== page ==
Birt-Hogg-Dube syndrome is a hereditary condition which is associated with multiple non cancerous skin tumours. Birt-Hogg-Dube syndrome is also called as BHD and Hornstein–Knickenberg syndrome. The disease is named after the scientists who discovered it. The disease was first described in 1977 by three doctors named, Arthur R. Birt, Georgina R. Hogg and William J. Dube. It is a genetic disorder and symptoms vary from person to person. Patients suffering from BHD experience skin lesions on the face, neck and upper chest. In few cases Birt-Hogg-Dube syndrome also leads to lung cyst, kidney cancer and collapsed lungs. People between 20 to 30 years of age are mainly affected with Birt-Hogg-Dube syndrome and show visible symptoms. Generally people suffering with Birt-Hogg-Dube syndrome experience abnormal accumulation of air in the chest cavity. Abnormal accumulation of air in the chest cavity is also known as pneumothorax. Pneumothorax may result in the collapse of a lung in severe cases. Birt-Hogg-Dube syndrome is a very rare genetic disorder caused due to mutations in the specific genes.
Birt-Hogg-Dube syndrome is caused due to gene mutations. Mutations in FLCN gene cause Birt-Hogg-Dube syndrome. FLCN gene is known to be tumour suppressor gene. These tumour suppressor genes are responsible to give instructions for making a protein called folliculin. Folliculin is present in brain, placenta, testis, skin, lung, kidney and heart. Folliculin plays an important role in structural framework of a cell and interactions between cells. Folliculin is known for restraining cell growth. Mutations in FLCN gene interfere in folliculin activity. The interference in folliculin ability to restrain cell growth and division results in uncontrolled cell growth. Uncontrolled cell growth can lead to formation of cancerous and non cancerous tumours. Presence of altered FLCN gene in one of the parent cell can cause Birt-Hogg-Dube syndrome. Single copy of mutated FLCN gene can cause skin cancer and lung disorders. There are 2 copies of each gene present in the body. Recent research says that mutation in both the copies of FLCN gene can cause Birt-Hogg-Dube syndrome.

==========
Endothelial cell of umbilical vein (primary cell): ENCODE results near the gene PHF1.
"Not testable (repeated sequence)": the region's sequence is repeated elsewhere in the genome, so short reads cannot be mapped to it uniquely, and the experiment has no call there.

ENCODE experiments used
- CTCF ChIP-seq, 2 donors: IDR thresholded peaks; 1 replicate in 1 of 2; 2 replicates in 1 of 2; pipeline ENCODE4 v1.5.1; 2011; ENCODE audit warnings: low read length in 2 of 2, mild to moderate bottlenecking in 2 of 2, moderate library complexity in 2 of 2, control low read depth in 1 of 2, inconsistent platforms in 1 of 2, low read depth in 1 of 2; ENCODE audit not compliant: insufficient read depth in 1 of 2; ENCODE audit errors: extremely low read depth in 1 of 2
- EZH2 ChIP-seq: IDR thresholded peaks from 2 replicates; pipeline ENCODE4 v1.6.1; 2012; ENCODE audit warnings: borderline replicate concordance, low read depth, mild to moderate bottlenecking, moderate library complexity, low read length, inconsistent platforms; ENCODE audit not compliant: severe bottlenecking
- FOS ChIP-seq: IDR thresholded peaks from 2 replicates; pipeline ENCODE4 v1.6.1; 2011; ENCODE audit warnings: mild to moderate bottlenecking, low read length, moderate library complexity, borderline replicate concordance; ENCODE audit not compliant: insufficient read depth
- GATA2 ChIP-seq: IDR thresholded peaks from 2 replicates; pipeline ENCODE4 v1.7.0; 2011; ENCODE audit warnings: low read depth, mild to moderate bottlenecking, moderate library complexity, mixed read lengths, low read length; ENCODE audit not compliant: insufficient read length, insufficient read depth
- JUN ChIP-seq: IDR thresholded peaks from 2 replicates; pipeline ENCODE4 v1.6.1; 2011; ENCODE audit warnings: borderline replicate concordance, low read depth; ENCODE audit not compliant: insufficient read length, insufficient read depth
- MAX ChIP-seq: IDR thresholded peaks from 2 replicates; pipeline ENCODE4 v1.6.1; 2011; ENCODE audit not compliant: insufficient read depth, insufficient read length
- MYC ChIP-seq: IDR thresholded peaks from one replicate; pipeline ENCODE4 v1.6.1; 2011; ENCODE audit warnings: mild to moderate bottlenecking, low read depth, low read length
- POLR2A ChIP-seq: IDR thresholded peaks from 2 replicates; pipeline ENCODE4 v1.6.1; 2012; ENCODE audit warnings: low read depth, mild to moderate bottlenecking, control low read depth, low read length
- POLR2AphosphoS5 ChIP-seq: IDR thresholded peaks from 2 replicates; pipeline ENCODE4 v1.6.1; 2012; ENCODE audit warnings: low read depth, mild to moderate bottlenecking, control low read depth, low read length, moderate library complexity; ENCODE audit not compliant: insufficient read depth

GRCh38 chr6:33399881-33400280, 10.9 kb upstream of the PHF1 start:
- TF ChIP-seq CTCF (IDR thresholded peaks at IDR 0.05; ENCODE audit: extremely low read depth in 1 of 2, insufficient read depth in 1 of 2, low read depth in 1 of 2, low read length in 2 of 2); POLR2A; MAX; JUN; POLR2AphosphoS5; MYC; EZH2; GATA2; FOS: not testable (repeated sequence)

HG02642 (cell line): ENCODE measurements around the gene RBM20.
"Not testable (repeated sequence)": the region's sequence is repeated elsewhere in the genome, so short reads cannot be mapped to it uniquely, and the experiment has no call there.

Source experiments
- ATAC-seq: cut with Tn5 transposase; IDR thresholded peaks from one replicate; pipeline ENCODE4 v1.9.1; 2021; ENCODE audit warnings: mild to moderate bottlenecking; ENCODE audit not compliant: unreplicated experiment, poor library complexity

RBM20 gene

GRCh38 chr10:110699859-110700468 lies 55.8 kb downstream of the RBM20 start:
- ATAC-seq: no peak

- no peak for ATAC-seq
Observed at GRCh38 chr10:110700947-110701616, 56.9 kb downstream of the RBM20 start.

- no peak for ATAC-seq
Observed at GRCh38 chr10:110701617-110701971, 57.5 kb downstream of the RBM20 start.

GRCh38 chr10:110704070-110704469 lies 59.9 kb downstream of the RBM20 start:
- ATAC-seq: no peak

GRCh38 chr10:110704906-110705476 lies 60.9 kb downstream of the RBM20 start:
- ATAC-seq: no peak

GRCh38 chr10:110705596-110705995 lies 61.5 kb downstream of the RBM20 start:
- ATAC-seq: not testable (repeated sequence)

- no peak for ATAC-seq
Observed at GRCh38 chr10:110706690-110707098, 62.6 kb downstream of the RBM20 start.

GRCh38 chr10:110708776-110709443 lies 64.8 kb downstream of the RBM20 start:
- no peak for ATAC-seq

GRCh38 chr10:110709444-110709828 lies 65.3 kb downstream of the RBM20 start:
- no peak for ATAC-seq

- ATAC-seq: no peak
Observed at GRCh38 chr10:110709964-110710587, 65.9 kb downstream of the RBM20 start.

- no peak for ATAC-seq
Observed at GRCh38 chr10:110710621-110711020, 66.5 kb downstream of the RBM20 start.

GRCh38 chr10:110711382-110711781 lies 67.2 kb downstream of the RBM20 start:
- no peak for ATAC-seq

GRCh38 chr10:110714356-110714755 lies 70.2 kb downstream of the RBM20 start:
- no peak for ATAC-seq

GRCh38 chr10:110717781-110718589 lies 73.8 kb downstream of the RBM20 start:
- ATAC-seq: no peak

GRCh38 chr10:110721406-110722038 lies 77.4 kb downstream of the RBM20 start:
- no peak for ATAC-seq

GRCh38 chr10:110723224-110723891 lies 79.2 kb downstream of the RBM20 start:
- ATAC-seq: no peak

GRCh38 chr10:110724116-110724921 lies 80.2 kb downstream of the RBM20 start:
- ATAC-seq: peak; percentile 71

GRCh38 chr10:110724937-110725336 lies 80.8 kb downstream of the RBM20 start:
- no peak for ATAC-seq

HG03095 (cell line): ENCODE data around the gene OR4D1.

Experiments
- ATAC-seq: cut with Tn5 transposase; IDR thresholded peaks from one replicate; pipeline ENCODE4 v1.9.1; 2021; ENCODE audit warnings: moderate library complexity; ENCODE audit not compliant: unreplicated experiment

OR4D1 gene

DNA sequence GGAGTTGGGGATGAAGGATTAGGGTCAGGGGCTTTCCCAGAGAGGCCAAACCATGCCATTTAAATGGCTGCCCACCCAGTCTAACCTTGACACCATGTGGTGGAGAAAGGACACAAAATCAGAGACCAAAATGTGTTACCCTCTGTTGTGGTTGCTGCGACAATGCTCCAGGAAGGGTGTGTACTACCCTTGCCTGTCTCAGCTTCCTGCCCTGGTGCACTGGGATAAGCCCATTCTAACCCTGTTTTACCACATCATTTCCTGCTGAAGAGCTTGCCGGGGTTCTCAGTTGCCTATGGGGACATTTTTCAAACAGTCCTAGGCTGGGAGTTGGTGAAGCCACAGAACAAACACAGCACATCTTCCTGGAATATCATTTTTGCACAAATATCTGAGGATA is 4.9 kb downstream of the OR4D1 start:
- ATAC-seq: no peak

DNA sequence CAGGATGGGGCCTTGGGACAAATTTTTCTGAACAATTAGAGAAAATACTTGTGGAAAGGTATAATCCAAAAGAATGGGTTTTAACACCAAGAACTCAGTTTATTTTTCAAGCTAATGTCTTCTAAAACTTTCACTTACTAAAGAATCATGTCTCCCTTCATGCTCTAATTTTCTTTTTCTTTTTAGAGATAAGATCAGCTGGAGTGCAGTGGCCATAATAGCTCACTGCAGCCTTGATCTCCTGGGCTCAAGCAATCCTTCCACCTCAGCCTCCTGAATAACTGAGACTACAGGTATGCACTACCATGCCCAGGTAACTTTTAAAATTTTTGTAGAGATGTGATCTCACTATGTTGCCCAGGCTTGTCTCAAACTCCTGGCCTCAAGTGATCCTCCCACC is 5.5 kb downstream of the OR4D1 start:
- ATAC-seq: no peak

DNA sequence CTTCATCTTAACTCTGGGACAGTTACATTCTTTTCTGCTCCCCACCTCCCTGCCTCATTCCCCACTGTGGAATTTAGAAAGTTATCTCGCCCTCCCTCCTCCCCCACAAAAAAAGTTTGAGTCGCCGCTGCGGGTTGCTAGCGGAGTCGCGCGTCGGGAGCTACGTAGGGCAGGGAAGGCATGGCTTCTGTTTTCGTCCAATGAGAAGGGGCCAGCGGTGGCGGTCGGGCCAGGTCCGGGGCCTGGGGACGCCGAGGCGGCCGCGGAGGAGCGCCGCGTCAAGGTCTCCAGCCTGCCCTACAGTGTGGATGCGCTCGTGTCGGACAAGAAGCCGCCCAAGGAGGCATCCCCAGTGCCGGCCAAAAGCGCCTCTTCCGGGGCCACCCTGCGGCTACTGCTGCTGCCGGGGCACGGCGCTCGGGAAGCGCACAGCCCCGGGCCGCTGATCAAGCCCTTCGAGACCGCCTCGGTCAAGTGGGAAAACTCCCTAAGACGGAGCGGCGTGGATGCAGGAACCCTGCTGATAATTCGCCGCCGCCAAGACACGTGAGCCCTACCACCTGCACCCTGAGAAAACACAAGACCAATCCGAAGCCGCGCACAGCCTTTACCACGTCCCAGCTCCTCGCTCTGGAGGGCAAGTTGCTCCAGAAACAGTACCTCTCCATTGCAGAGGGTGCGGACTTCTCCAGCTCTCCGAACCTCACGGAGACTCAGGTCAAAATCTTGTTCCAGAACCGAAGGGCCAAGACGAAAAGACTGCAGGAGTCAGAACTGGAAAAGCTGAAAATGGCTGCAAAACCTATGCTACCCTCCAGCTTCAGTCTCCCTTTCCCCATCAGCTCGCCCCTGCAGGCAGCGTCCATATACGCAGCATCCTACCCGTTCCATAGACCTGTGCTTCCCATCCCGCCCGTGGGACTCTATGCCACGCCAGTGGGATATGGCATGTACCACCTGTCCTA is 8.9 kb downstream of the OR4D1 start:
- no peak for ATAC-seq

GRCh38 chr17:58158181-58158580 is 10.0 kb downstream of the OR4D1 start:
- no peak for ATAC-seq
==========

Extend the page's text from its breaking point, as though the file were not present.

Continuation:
Birt-Hogg-Dube syndrome patients show visible symptoms. Symptoms of Birt-Hogg-Dube syndrome vary in each patient. Patients with different symptoms can help the researchers and clinicians by giving details about the symptoms to avoid any future risk and complications. Around 500-600 families are reported to have Birt-Hogg-Dube syndrome globally. The common symptoms include:
- Benign skin lesions
- Lung cyst
- Non cancerous dome shaped hair follicle tumour
- Non cancerous tumour on upper chest
- Non cancerous tumour on neck
- Non cancerous tumour on face
Birt-Hogg-Dube syndrome can be diagnosed only by genetic tests. Genetic tests are preferred when compared to other tests in patients as it is a genetic disorder caused due to mutations in FLCN gene. Birt-Hogg-Dube syndrome diagnosis generally create confusion as there are many other diseases which can result in skin lesions, skin cancers, lung disorder and kidney related disorders. Computed tomography scan of the lungs are recommended to detect pulmonary cyst or pheumothorax.
Laser therapy – Standard therapy for treating Birt-Hogg-Dube syndrome includes the use of laser beam. Laser beam is used to destroy affected skin tissue. Skin lesions are often treated with laser therapy, but the lesions generally relapse after the treatment. In severe cases surgery is required to remove the tumours. Renal neoplasia generally requires surgery to prevent the kidneys from further damage.